I've been at Mozilla for a month now, though it hardly seems like it - time has flown by. I've been too busy to blog, although I'm really only starting to get to grips with things, so I don't have much to blog about.
This is my first time working on large-scale software, and on open source software, so there has been a really steep learning curve. One area where I've been learning a lot is tools. A lot of the tools I'm using I've used on small scale projects, but using them on Firefox is a completely different game (Visual Studio, Mercurial, the debugger, IRC). Other tools are totally new to me (patch queues, shell scripts, make) and/or Mozilla-specific (MXR/DXR, try servers, Mochitests, Reftests, Mozilla build system, Bugzilla, Firefox web-dev tools, nevermind a whole bunch of Firefox debugging/testing stuff).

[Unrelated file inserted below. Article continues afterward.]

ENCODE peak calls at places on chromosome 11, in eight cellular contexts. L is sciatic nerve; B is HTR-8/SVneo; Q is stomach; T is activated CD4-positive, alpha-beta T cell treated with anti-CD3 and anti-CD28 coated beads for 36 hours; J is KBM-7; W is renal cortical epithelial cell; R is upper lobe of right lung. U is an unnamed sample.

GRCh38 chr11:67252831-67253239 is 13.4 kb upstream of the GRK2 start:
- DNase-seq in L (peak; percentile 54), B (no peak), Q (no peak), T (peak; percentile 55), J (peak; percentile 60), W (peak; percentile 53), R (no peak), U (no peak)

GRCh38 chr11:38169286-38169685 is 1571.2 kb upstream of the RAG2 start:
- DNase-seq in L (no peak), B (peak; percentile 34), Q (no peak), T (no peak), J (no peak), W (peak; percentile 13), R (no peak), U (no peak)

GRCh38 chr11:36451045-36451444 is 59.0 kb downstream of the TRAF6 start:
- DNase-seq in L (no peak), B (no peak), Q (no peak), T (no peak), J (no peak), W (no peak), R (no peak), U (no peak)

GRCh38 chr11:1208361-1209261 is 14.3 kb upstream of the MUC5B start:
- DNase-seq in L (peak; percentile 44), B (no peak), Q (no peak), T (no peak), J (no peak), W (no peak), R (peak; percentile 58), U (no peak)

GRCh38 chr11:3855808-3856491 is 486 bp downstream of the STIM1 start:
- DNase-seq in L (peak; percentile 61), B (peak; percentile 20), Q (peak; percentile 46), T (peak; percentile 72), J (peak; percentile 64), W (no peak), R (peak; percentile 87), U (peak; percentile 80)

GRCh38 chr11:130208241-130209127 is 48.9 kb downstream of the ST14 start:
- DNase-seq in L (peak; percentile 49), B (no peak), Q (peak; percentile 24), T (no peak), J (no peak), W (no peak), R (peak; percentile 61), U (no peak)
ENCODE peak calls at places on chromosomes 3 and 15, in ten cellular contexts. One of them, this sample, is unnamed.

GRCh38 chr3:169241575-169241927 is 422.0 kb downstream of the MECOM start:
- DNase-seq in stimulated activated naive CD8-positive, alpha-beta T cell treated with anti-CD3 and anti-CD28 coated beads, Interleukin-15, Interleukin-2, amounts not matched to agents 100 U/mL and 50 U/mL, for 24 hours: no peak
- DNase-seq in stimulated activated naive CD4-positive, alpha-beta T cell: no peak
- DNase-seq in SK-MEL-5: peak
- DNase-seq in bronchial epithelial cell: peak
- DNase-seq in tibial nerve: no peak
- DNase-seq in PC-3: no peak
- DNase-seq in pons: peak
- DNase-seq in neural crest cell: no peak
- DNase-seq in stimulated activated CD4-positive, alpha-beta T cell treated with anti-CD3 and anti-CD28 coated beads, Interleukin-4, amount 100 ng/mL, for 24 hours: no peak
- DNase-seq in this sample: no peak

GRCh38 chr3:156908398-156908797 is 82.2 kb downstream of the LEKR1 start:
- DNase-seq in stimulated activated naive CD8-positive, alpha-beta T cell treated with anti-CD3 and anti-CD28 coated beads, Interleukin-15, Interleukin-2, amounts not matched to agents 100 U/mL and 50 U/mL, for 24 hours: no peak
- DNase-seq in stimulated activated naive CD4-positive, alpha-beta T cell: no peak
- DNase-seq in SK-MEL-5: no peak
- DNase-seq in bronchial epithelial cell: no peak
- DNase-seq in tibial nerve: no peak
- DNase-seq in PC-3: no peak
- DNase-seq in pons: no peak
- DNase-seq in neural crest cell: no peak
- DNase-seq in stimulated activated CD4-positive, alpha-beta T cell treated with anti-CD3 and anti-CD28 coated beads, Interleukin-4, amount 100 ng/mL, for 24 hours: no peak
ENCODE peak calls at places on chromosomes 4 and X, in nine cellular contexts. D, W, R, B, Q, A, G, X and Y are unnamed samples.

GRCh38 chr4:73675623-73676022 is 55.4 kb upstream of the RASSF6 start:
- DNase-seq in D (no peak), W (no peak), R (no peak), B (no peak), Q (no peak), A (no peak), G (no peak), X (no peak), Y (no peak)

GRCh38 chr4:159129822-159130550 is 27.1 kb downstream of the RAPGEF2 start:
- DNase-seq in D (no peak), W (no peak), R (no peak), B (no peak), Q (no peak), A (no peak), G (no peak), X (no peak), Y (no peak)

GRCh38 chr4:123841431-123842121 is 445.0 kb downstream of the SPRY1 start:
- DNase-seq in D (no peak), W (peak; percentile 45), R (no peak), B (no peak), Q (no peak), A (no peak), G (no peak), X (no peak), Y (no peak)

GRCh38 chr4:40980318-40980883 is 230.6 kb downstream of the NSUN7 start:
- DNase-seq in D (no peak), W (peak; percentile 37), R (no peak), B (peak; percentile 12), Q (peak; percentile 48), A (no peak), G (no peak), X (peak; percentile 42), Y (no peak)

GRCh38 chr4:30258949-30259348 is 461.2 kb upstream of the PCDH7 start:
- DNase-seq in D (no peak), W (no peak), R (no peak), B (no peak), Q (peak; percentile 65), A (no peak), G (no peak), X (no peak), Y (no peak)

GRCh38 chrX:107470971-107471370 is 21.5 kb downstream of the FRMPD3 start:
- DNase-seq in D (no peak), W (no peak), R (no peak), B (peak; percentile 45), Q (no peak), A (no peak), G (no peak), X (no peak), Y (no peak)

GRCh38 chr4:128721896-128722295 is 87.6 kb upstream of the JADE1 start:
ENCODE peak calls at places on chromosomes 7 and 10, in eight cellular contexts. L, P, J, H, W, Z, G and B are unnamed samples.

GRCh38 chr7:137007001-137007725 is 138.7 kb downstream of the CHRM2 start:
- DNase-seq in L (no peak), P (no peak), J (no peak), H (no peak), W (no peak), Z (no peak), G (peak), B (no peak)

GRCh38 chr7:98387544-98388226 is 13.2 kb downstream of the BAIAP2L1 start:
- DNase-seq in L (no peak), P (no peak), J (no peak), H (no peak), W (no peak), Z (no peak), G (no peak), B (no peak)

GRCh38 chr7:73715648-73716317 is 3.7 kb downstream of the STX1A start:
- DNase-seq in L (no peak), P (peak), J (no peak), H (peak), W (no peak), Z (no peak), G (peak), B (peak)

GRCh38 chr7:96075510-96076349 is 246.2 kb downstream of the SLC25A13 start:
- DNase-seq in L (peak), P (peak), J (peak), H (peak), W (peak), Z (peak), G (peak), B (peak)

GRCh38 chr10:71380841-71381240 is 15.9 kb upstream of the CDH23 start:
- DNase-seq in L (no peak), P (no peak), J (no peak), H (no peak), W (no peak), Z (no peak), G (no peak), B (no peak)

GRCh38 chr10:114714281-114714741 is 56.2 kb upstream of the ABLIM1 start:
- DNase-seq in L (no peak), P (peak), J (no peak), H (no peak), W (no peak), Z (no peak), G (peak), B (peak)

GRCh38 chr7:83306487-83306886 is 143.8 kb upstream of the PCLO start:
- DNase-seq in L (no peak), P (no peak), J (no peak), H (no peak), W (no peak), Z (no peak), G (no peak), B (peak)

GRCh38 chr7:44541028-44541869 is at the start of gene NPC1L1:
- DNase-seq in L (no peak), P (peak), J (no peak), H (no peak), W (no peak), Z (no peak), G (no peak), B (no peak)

Coding on Firefox is different from anything I've done before. At the moment, the biggest difference is my level of output - I write far less code then I'm used to, and spend a lot more time reading and comprehending existing code. I quite like it, I feel like I'm doing detective work, rather than software development :-) Hopefully, I'll get more productive as I know the code better. Getting to grips with the code-base is made easier by having some really knowledgeable and helpful people in the office and on IRC. On the other hand, there is no formal training/introduction to the code-base or company (yet, apparently). To be fair, I knew what I was letting my self in for: I asked about it at the interview and was told that Mozilla has a 'shark tank' approach to new hires - throw 'em in and see who survives - as Mozilla expands, they are trying to change this.